Miura’s point of view is that of the farmers. They are currently oblivious of what is to come. As a result, all they can do is halt and look in astonishment.
Panel from One Punch Man
Yusuke Murata, an extremely talented Manga artist, created this comic panel.
This magnificent yet unsettling Manga page depicts an uncanny creature known as a god that emerges above the moon in all its radiance and instantly takes the life of the homeless.
The god is theorized to be the final villain of One Punch Man and his introduction is as eerie as his size, god in the next few panels stands on top of the moon which further accentuated this enigma’s sheer size. Just going through these Manga panels sent a cold shiver down my spine.
Panel from Made In Abyss
Akihito Tsukushi combines light and shadow to make Reg and Faputa the focal point of this panel. He employs contrast to direct the reader’s gaze, and his compositions are superb.
In this panel, we see all of the aspects that distinguish Made in Abyss art. The characters are built in spherical shapes.
The background keeps a moderate tone to give the environment a significant tonal value. This contrasts with the dense content and plot.
Panel from Vagabond
Every Manga reader who has met Vagabond’s artwork will automatically place it at the top of their best list. It is also created by Takehiko Inoue.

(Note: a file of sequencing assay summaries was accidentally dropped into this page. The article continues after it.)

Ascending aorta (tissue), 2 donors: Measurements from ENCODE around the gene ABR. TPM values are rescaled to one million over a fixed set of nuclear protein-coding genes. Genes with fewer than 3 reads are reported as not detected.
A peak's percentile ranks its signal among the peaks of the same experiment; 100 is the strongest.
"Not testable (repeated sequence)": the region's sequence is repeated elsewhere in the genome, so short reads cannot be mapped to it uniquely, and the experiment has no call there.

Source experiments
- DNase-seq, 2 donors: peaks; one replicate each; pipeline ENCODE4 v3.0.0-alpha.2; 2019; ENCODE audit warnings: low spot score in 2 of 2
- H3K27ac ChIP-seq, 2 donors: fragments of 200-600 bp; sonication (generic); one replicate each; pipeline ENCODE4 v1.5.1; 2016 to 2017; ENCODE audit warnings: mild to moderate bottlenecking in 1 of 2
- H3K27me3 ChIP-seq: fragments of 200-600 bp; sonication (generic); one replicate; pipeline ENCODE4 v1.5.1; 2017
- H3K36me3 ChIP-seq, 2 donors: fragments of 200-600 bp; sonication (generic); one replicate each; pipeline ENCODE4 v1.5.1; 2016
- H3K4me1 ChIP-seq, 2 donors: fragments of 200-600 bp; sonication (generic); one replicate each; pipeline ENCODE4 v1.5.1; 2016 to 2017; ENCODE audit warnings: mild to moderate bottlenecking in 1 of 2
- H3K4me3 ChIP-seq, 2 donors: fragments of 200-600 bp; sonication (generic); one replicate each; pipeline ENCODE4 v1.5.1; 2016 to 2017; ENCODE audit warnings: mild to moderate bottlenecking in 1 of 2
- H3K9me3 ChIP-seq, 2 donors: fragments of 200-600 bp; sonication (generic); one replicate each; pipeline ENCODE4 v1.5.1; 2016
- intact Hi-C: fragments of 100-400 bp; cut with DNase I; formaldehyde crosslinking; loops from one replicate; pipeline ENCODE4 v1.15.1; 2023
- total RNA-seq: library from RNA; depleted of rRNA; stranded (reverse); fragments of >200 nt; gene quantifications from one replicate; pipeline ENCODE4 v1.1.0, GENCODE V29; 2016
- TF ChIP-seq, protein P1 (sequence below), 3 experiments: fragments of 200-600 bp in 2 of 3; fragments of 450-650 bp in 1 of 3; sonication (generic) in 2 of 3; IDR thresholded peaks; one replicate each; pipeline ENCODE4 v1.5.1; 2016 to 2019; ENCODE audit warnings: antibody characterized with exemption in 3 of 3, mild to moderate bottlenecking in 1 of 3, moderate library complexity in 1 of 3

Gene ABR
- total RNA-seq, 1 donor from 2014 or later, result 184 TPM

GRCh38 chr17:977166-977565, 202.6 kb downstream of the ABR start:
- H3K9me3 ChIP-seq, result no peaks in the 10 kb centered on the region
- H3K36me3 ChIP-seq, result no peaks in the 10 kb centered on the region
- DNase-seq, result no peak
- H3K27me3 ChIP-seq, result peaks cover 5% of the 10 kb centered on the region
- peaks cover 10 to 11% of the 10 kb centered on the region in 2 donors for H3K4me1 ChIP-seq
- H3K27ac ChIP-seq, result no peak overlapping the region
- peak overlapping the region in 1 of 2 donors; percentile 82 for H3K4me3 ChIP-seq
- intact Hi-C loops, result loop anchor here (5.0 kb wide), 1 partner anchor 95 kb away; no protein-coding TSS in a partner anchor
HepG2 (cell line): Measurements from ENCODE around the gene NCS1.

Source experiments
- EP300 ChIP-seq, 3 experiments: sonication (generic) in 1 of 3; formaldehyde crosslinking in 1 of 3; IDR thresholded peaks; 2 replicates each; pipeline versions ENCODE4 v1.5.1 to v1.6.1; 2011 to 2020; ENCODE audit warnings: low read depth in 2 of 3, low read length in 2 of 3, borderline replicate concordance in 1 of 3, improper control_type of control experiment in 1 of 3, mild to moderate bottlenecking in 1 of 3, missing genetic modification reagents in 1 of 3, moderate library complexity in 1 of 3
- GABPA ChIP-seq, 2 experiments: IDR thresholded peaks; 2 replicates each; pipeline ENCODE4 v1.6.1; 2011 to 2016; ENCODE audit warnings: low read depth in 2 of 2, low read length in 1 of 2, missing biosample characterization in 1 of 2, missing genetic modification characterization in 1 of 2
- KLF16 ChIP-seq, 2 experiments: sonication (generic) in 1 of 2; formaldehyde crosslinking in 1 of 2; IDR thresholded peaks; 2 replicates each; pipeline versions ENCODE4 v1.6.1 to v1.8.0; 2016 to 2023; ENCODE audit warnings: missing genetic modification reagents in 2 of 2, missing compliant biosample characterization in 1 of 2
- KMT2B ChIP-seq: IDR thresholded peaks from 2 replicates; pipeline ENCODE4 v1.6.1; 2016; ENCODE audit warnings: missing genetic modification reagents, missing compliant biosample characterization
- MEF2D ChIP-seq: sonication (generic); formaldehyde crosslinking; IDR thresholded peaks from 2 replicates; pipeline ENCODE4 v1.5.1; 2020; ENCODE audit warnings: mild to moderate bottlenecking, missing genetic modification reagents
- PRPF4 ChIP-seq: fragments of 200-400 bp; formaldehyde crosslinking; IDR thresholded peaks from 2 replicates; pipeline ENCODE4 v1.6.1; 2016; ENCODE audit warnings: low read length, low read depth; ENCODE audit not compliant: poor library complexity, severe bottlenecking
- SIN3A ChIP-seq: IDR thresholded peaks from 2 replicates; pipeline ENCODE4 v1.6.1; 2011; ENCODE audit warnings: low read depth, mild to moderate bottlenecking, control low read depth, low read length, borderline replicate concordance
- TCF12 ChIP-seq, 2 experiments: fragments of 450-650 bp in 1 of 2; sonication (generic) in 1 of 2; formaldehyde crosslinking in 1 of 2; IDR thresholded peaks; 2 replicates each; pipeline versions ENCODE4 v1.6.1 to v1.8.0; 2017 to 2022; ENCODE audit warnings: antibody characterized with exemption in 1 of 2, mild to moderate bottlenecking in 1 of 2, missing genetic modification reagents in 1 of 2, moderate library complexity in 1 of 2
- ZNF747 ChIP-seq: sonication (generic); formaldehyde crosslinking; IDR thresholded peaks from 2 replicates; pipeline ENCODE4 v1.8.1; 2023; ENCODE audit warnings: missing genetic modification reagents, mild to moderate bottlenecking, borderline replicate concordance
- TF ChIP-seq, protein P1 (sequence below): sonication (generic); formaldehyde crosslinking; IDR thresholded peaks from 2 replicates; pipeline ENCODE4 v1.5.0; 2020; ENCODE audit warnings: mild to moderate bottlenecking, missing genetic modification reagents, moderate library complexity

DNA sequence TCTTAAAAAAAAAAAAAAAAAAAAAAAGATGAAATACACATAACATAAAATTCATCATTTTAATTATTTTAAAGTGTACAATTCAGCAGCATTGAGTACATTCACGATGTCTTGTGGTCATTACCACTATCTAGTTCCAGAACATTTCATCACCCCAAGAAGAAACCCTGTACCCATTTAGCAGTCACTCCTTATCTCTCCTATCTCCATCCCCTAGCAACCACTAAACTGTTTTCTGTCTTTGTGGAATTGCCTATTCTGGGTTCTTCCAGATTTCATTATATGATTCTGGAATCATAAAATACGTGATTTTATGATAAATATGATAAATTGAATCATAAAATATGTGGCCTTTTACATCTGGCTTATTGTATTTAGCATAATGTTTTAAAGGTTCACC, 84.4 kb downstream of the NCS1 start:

The level of detail in the woodland is also thoughtful as it emphasizes the character’s marvel.
In Vagabond, we see him take his legendary Slam Dunk artwork and push it to the next level. Take note of how he uses shadow and grading in this shot. Various colors of black and grey are carefully stacked on top of one other.
The characters, however, aren’t drowned out because they stand out against the surroundings.
Miyamoto Musashi visualizes himself in a wilderness as he strives to let go in these panels. In this shot, Takehiko Inoue utilizes his art to speak as Musashi’s eyes move from surprise to tranquility.
Panel from Hunter x Hunter
Any Hunter x Hunter fan would be able to identify this scene. It truly is remarkable. However, even a non-reader can recognize the poignancy of this comic.
Spoiler alert: Komugi and Meruem were by each other’s sides when they died. It’s particularly moving because they chose to die in this manner.
In an unexpected turn of events, the most powerful villain surrendered to love. The solemness of the moment was driven by the simplicity of the art.
Which Manga has the coolest art style?
I’ll have to give this award to Berserk Manga.